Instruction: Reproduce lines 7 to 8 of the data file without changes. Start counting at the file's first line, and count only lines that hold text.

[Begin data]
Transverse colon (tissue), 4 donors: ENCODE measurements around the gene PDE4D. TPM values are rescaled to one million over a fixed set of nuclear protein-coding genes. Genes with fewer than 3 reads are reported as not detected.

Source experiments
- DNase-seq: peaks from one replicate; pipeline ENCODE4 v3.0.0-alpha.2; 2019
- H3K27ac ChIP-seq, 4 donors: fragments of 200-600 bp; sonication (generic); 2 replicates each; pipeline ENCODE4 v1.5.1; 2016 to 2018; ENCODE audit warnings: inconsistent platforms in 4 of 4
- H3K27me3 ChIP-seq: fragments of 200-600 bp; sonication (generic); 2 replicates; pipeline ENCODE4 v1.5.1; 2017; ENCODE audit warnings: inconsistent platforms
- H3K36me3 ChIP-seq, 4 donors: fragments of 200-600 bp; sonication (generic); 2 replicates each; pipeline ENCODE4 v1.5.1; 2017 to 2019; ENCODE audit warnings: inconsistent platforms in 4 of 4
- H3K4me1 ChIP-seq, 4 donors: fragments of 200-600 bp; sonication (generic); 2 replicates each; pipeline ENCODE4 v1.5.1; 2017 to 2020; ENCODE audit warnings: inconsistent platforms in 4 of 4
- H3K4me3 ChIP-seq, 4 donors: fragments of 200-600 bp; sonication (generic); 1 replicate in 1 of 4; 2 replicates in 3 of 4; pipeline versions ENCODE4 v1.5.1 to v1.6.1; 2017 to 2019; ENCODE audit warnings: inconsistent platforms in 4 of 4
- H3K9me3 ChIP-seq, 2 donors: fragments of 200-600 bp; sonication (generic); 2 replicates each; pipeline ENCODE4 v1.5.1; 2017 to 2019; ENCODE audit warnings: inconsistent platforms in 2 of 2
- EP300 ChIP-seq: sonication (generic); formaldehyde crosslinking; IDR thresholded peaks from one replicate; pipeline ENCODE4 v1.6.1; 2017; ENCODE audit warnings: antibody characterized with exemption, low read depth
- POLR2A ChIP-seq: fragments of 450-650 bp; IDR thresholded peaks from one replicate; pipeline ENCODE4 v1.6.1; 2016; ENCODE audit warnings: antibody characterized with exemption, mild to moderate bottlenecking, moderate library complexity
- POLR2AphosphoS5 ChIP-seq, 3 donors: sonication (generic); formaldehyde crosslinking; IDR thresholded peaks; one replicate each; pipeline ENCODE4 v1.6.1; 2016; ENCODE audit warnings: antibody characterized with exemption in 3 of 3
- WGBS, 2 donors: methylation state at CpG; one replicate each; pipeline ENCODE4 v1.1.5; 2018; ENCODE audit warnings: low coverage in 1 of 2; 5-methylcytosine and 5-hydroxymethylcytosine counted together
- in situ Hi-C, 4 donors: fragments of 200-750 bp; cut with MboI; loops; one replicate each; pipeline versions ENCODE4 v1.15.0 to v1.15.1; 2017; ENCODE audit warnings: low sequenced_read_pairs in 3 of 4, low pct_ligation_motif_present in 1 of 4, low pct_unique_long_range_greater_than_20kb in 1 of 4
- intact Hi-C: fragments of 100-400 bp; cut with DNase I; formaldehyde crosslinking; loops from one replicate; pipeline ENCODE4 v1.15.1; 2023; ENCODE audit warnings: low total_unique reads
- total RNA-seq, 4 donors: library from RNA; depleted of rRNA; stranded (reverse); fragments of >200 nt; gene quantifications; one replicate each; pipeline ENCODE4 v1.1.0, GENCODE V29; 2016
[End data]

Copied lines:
- H3K4me1 ChIP-seq, 4 donors: fragments of 200-600 bp; sonication (generic); 2 replicates each; pipeline ENCODE4 v1.5.1; 2017 to 2020; ENCODE audit warnings: inconsistent platforms in 4 of 4
- H3K4me3 ChIP-seq, 4 donors: fragments of 200-600 bp; sonication (generic); 1 replicate in 1 of 4; 2 replicates in 3 of 4; pipeline versions ENCODE4 v1.5.1 to v1.6.1; 2017 to 2019; ENCODE audit warnings: inconsistent platforms in 4 of 4